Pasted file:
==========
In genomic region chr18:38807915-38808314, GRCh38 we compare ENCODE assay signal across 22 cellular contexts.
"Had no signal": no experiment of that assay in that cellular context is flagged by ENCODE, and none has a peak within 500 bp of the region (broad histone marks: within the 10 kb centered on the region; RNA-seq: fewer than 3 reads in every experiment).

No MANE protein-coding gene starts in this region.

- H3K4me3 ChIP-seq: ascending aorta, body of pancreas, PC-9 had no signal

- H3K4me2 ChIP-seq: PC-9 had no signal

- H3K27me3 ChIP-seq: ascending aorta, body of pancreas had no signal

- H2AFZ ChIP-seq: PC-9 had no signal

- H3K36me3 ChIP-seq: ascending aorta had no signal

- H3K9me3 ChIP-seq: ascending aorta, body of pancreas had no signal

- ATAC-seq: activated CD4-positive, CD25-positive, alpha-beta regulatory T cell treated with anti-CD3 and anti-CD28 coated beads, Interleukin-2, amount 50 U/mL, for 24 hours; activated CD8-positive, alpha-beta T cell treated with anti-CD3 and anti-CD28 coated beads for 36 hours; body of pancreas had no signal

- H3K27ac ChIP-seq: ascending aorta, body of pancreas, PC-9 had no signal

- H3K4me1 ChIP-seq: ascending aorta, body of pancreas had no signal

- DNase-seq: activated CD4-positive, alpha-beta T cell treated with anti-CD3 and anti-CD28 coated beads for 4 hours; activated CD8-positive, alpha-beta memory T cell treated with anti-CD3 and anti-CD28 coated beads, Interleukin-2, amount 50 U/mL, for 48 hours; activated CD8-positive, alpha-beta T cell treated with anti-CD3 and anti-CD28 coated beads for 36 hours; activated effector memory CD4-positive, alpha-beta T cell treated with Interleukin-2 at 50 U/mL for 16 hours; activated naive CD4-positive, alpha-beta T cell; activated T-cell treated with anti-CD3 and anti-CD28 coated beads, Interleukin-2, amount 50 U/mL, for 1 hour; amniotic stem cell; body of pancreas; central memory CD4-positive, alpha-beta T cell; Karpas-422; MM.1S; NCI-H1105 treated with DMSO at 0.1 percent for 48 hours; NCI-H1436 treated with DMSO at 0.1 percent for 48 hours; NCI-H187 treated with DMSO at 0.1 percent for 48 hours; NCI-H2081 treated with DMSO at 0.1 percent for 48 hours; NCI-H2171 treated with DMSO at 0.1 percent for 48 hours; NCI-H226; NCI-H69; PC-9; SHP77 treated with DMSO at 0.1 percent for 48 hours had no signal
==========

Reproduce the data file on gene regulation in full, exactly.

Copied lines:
In genomic region chr18:38807915-38808314, GRCh38 we compare ENCODE assay signal across 22 cellular contexts.
"Had no signal": no experiment of that assay in that cellular context is flagged by ENCODE, and none has a peak within 500 bp of the region (broad histone marks: within the 10 kb centered on the region; RNA-seq: fewer than 3 reads in every experiment).

No MANE protein-coding gene starts in this region.

- H3K4me3 ChIP-seq: ascending aorta, body of pancreas, PC-9 had no signal

- H3K4me2 ChIP-seq: PC-9 had no signal

- H3K27me3 ChIP-seq: ascending aorta, body of pancreas had no signal

- H2AFZ ChIP-seq: PC-9 had no signal

- H3K36me3 ChIP-seq: ascending aorta had no signal

- H3K9me3 ChIP-seq: ascending aorta, body of pancreas had no signal

- ATAC-seq: activated CD4-positive, CD25-positive, alpha-beta regulatory T cell treated with anti-CD3 and anti-CD28 coated beads, Interleukin-2, amount 50 U/mL, for 24 hours; activated CD8-positive, alpha-beta T cell treated with anti-CD3 and anti-CD28 coated beads for 36 hours; body of pancreas had no signal

- H3K27ac ChIP-seq: ascending aorta, body of pancreas, PC-9 had no signal

- H3K4me1 ChIP-seq: ascending aorta, body of pancreas had no signal

- DNase-seq: activated CD4-positive, alpha-beta T cell treated with anti-CD3 and anti-CD28 coated beads for 4 hours; activated CD8-positive, alpha-beta memory T cell treated with anti-CD3 and anti-CD28 coated beads, Interleukin-2, amount 50 U/mL, for 48 hours; activated CD8-positive, alpha-beta T cell treated with anti-CD3 and anti-CD28 coated beads for 36 hours; activated effector memory CD4-positive, alpha-beta T cell treated with Interleukin-2 at 50 U/mL for 16 hours; activated naive CD4-positive, alpha-beta T cell; activated T-cell treated with anti-CD3 and anti-CD28 coated beads, Interleukin-2, amount 50 U/mL, for 1 hour; amniotic stem cell; body of pancreas; central memory CD4-positive, alpha-beta T cell; Karpas-422; MM.1S; NCI-H1105 treated with DMSO at 0.1 percent for 48 hours; NCI-H1436 treated with DMSO at 0.1 percent for 48 hours; NCI-H187 treated with DMSO at 0.1 percent for 48 hours; NCI-H2081 treated with DMSO at 0.1 percent for 48 hours; NCI-H2171 treated with DMSO at 0.1 percent for 48 hours; NCI-H226; NCI-H69; PC-9; SHP77 treated with DMSO at 0.1 percent for 48 hours had no signal